Effect of Burning Forage production of ‘Coastal’ Bermudgrass at Varying Levels of Fertilization1
- H. D. Morris2
The effect of burning ‘Coastal’ bermudagrass (Cynodon dactylon (L.) Pers.) sod during the winter or early spring was determined at three levels of fertilization over a 3-year period, 1964-1966. Burning increased forage yields 1,140 kg/ha when a high level of fertilization was utilized. Forage yields were not increased by burning at lower levels of fertilization. The beneficial effect of burning was attained each year at the second clipping (July) and was not a result of earlier forage production.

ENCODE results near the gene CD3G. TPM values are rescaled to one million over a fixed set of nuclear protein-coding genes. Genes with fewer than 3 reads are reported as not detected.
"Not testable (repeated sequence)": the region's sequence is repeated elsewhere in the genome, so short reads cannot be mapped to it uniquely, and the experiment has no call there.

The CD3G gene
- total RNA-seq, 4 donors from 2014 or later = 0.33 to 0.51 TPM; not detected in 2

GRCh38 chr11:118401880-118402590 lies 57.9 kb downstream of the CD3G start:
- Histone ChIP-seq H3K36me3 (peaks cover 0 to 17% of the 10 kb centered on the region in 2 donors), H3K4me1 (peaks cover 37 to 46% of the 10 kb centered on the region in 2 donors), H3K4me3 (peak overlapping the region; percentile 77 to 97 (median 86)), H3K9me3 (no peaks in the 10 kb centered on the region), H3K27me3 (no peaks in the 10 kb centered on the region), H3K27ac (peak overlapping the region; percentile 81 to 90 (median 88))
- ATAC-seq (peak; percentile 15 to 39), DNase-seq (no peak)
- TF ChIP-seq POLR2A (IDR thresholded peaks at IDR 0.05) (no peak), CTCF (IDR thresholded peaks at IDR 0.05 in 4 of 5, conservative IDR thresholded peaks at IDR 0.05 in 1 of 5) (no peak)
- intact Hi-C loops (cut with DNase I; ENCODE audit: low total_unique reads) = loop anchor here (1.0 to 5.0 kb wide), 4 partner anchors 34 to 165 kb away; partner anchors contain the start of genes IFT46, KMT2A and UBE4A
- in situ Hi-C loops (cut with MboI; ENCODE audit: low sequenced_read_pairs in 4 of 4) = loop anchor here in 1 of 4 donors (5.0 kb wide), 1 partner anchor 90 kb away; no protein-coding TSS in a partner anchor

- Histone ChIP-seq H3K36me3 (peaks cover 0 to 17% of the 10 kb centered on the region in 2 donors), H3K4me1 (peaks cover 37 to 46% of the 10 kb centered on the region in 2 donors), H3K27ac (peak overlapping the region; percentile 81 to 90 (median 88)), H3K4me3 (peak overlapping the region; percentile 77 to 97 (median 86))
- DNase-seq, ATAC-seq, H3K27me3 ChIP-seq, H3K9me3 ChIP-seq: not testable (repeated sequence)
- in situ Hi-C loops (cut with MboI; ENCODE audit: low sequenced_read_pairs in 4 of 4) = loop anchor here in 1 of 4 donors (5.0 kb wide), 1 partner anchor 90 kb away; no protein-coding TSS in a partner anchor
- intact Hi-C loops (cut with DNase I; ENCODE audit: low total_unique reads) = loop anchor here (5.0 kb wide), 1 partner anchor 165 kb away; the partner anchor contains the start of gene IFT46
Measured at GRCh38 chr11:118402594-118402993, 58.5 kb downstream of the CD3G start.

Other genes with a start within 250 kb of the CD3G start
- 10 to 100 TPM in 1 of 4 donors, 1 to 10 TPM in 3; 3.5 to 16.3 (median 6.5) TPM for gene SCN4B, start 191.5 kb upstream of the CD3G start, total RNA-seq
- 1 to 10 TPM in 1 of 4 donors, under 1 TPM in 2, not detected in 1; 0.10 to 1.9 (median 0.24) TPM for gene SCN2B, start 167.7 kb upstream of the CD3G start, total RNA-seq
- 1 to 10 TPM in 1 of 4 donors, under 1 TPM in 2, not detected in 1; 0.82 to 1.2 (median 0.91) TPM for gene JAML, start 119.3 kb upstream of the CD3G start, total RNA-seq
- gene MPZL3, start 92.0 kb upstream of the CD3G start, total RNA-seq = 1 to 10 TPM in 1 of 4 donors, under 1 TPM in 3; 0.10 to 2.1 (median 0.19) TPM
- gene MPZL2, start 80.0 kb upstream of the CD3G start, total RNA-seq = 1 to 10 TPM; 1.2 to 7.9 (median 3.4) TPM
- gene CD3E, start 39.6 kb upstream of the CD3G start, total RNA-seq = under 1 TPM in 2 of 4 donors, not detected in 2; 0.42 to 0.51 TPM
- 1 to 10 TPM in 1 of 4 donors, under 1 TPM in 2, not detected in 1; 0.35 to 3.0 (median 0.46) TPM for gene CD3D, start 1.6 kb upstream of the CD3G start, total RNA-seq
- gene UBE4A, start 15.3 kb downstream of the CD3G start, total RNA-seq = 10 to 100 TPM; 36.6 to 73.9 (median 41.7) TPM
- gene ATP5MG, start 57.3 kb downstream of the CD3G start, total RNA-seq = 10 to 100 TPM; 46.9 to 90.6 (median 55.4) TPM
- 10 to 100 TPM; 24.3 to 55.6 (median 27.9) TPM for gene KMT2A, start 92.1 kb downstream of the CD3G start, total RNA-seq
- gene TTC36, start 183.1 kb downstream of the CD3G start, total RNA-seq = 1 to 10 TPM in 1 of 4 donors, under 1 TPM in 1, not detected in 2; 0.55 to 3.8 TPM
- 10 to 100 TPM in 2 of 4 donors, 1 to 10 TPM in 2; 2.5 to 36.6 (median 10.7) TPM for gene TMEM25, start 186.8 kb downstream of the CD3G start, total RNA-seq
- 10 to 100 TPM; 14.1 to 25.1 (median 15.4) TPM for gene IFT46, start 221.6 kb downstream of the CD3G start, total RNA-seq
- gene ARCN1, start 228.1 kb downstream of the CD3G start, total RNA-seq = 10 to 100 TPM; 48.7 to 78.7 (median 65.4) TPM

Burning provided more effective early weed control than mowing or herbicide treatments applied April 15. Burning on January 1 was not as effective for weed control as later burning. Burning April 1 provided maximum weed control and left the soil without vegetative cover for a minimum period of time. Soil temperatures on the burned plots averaged 1.7 C higher than those on the unburned plots during April and May. Burning had no significant effect on soil nitrogen content during the 3-year experimental period.Please view the pdf by using the Full Text (PDF) link under 'View' to the left.
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